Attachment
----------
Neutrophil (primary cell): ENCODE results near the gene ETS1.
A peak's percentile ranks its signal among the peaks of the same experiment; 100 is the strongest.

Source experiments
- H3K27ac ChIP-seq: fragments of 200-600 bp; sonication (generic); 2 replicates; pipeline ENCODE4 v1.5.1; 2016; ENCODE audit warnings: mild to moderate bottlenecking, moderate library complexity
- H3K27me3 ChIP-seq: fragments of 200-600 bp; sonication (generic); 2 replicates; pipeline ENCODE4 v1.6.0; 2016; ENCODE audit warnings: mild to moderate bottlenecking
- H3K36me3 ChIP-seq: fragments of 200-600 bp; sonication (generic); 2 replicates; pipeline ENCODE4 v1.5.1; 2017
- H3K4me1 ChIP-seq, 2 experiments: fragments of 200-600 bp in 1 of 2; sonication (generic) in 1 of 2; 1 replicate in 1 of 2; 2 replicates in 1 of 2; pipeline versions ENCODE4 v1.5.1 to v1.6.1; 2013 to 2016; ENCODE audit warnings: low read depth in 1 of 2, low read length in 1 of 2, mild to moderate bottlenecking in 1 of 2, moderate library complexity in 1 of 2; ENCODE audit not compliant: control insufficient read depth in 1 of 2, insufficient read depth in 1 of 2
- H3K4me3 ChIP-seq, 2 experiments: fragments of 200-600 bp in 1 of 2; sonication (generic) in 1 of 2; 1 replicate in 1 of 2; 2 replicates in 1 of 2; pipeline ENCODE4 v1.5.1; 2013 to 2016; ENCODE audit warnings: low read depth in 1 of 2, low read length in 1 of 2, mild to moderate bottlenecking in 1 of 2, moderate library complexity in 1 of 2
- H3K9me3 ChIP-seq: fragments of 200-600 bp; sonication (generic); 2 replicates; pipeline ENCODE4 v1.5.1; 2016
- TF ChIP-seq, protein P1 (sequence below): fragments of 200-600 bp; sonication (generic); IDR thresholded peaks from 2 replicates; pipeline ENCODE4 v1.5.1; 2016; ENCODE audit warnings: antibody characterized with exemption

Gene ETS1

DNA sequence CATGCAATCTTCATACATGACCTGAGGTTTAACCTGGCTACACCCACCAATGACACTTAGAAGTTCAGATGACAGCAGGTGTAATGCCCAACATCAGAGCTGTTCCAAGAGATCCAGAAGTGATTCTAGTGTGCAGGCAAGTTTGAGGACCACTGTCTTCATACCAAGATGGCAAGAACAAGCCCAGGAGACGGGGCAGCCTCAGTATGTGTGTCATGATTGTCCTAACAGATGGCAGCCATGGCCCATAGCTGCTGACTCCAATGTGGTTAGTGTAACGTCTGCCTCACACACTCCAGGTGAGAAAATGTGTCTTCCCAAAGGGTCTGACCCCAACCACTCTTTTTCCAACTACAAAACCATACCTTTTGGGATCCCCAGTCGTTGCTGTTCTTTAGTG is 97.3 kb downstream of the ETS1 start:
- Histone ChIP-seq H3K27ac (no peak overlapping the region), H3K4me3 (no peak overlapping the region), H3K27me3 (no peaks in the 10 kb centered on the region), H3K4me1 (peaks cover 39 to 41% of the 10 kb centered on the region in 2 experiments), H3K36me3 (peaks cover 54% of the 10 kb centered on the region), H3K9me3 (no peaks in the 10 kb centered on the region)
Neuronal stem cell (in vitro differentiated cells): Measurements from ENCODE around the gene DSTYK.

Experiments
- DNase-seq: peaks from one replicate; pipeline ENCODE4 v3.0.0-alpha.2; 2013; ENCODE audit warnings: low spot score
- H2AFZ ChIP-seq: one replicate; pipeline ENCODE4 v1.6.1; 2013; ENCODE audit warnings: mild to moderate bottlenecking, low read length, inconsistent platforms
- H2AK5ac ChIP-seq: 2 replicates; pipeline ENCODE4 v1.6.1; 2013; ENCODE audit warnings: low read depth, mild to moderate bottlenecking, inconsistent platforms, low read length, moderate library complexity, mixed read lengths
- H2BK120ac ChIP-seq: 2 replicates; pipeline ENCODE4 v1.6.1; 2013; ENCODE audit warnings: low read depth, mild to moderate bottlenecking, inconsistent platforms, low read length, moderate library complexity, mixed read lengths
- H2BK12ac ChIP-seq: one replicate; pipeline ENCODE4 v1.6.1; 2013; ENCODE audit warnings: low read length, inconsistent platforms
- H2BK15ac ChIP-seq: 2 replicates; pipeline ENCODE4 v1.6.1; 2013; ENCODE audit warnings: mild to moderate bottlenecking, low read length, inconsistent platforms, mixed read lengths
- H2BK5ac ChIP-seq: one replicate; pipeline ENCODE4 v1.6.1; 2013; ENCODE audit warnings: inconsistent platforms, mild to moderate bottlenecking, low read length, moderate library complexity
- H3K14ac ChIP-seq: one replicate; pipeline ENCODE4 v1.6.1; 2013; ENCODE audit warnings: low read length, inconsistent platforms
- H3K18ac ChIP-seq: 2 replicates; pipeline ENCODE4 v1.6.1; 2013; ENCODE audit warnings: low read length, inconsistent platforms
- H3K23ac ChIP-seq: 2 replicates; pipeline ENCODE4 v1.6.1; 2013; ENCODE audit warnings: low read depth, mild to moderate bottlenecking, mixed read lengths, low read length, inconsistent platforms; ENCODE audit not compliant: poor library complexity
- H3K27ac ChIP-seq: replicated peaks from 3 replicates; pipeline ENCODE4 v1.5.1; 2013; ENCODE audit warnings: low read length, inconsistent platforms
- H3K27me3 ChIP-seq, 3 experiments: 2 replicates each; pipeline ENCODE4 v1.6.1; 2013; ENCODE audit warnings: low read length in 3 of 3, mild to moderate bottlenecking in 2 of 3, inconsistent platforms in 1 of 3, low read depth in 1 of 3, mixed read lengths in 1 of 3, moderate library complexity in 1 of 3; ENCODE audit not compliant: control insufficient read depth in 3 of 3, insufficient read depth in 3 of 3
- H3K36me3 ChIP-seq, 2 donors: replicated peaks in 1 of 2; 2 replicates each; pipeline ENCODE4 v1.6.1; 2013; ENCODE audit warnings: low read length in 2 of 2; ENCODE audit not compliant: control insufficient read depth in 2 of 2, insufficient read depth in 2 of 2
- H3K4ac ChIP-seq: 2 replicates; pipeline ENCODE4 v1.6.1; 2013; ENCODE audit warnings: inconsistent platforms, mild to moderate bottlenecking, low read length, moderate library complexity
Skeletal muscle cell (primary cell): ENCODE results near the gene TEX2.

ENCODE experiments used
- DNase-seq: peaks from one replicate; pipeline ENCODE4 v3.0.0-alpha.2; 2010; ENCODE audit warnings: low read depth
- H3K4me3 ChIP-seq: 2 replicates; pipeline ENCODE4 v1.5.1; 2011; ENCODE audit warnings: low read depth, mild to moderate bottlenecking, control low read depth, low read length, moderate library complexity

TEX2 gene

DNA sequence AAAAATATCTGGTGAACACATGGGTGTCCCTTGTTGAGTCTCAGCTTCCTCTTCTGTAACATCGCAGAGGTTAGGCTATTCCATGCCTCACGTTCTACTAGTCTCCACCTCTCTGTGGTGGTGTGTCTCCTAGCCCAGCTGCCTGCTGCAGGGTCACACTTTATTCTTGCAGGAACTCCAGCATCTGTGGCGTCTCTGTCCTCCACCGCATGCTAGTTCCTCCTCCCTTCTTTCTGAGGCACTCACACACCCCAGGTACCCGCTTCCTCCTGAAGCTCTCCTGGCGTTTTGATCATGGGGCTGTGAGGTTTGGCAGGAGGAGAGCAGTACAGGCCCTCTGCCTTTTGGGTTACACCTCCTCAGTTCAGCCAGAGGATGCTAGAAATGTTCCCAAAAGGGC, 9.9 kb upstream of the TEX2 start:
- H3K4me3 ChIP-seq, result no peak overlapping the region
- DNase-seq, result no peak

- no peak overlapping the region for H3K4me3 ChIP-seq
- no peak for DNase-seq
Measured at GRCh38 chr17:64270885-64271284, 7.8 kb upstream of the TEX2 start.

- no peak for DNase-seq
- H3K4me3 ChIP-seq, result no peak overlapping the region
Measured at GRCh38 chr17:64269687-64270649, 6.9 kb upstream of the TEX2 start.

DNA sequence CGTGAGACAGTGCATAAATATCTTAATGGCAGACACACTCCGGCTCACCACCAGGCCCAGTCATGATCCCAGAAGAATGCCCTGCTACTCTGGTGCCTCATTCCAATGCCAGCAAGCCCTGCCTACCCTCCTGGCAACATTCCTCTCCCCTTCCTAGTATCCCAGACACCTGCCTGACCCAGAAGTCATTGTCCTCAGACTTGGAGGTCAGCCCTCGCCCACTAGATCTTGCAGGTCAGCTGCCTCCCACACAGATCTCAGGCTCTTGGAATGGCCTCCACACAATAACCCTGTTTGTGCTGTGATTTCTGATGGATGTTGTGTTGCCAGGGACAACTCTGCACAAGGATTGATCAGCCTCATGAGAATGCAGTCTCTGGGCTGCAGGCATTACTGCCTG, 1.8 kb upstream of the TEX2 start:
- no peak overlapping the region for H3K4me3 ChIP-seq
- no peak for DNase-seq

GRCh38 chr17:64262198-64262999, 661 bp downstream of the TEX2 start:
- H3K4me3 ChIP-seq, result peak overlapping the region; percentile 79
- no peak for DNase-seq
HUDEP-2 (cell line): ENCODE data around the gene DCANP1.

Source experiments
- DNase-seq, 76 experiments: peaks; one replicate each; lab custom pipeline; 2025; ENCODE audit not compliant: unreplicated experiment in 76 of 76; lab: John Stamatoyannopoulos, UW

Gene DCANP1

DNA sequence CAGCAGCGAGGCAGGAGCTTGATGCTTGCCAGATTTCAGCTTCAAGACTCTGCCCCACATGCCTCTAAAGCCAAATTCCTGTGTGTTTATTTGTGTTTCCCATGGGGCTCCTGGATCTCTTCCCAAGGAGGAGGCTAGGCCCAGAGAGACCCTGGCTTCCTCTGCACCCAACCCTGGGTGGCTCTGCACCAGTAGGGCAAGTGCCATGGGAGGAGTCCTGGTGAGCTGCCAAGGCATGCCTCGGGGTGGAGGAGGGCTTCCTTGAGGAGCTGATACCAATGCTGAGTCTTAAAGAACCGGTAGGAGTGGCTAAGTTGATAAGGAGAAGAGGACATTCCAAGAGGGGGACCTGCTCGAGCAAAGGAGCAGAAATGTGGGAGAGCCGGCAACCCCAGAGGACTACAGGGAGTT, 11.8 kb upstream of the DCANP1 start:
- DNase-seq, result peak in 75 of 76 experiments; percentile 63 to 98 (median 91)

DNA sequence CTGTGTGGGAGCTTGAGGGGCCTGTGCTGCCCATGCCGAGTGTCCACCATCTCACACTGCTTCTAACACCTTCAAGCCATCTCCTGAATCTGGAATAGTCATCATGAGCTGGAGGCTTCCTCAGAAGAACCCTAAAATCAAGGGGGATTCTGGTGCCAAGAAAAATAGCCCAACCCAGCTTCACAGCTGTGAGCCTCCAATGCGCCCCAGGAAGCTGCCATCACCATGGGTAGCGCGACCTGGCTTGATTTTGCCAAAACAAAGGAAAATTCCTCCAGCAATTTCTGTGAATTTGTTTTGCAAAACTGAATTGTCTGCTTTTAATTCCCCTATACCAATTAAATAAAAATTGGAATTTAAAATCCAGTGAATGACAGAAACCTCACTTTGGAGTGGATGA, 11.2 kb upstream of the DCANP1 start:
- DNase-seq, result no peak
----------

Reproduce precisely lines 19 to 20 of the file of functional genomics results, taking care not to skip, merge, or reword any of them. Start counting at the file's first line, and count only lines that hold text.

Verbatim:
- H2BK120ac ChIP-seq: 2 replicates; pipeline ENCODE4 v1.6.1; 2013; ENCODE audit warnings: low read depth, mild to moderate bottlenecking, inconsistent platforms, low read length, moderate library complexity, mixed read lengths
- H2BK12ac ChIP-seq: one replicate; pipeline ENCODE4 v1.6.1; 2013; ENCODE audit warnings: low read length, inconsistent platforms